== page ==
Five years ago, Beverly Churchfield of Mission Viejo was browsing in an antique shop when an unusual but striking narrow object caught her eye. It was a rare Victorian hat pin. That single hat pin started her on a collection that now numbers more than 600 and is worth thousands of dollars.
Once she acquired the first antique pin, Churchfield wanted to display it in a Victorian hat-pin holder. But buying the holder created the need for more pins because it had many holes, like a large saltshaker. When she began her search to find other pins to fill the holes, her passing fancy grew into a grand obsession.
For the Record
Los Angeles Times Thursday January 4, 1990 Orange County Edition Orange County Life Part N Page 5 Column 4 Life Desk 1 inches; 35 words Type of Material: Correction
Hat Pins--A Dec. 22 story about antique hat pins incorrectly described the price range of the collectibles. According to Melinda Churchfield of My Mom and Me in Laguna Niguel, 8- to 12-inch hat pins sell for $20 and up, and hat-pin holders start at $50.
Churchfield didn't know that collecting antique pins, those made between 1850 and 1920, would require so much time and expense. "My monthly telephone bill is usually $400, because I'm always calling all over the United States buying, trading, selling and finding them," Churchfield said.
The hat pins are a relic of a time when a woman's crowning glory was a very large, colorful hat set atop a mound of curls. "Back in the Victorian Era, ladies had to wear two hat pins, because they wore so many curls and fake hairpieces on top of their heads that when they wore those large hats, the only way to keep the hat on their heads was with a pair of long hat pins; one in the front and one in the back," Churchfield said. "In fact, hat pins were declared legal weapons during that era. There are even cases of people having been killed by hat pins, back then.
"What's amazing to me is that there were so few people around then compared to now and the amount of hat pins that exist, so each person must have owned hundreds."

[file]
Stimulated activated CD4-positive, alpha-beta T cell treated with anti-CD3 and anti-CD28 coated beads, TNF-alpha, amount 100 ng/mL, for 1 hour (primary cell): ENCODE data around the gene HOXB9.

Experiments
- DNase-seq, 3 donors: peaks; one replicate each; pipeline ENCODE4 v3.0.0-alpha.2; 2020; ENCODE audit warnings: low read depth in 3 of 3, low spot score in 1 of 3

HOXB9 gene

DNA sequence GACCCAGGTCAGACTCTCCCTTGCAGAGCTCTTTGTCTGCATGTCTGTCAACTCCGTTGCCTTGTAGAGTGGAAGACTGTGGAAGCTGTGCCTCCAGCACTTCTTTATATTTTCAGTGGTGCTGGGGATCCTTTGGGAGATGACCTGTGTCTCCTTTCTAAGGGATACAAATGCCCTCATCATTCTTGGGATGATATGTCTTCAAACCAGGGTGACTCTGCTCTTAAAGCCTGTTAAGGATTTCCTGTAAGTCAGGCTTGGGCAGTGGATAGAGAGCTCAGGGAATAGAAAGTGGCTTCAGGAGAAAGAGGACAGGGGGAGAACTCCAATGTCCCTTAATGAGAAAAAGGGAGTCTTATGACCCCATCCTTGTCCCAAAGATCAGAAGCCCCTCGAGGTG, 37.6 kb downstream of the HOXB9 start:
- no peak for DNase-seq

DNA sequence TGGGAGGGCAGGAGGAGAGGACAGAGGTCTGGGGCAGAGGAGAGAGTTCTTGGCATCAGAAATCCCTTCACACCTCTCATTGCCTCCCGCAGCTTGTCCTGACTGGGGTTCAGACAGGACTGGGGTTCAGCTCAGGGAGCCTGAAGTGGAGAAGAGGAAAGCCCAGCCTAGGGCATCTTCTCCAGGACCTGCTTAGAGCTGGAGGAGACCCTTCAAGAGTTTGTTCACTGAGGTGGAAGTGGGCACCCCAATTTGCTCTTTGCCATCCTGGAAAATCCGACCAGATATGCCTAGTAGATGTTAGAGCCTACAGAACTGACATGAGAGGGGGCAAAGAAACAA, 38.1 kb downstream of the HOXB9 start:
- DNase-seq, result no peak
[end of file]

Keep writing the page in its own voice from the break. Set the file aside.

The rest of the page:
"One of the ways of determining the date of the hat pins," she said, "is that the longer the stem is, the older they are. Around 1910, the hats got smaller and so did the hat pins. The stem of the hat pins vary in lengths, usually ranging from eight to 18 inches."
Highly valued are the pins made of solid gold and genuine gemstones, but Churchfield said she prefers the pins made with artificial stones because they tend to be larger and more elaborately designed. Among the more unusual items in her collections are pins with compacts on top of the stem, man-in-the-moon faces, sterling silver heads, porcelain balls and some made of ivory. She has a pair of Satsuma hat pins, one decorated with samurai warriors and the other with geisha girls, that were worn to one of Queen Victoria's tea parties in 1870, Churchfield said. Another pin in her collection has a large dragonfly with 3 1/2-inch wings on its top.
The majority of the hat pins are valued at more than $600, as well as some of their holders.
Churchfield's hobby has also become a business. With her daughter Melinda, she started My Mom and Me, an antique and collectibles business specializing in hat pins and hat-pin holders, two years ago. Already, several thousand hat pins have passed through their hands to other collectors. Sometimes they buy a batch from one source, select the rarest and most unusual to keep, and trade off the rest.
In addition to their small antique business, the Churchfields formed the American Hat Pin Society. The year-old organization has an international membership. Members from the United States, Canada and Great Britain pay $30 a year, and are invited to attend the four meetings a year. A group of about 40 members will meet in Mission Viejo on Jan. 13 for a bus ride to Las Vegas and a seminar on insuring hat pins and holders.
Southern California has more than 200 male and female hat-pin collectors, according to Churchfield.
Most hat-pin holders are made of a rare bisque material and were only fired one time, which tends to make them extremely fragile, Churchfield said. Prices range from $300 up, and within the five years that Churchfield has been collecting them, their value has quadrupled, she said.
"Right now most of the good pieces are being found in a small town in Pennsylvania, which I don't want to mention (by) name because (collectors) will flock there. Every week I get a UPS package from somewhere, either a hat pin or a holder. This business allows me to travel all over in search of pins, and I love it," Churchfield said.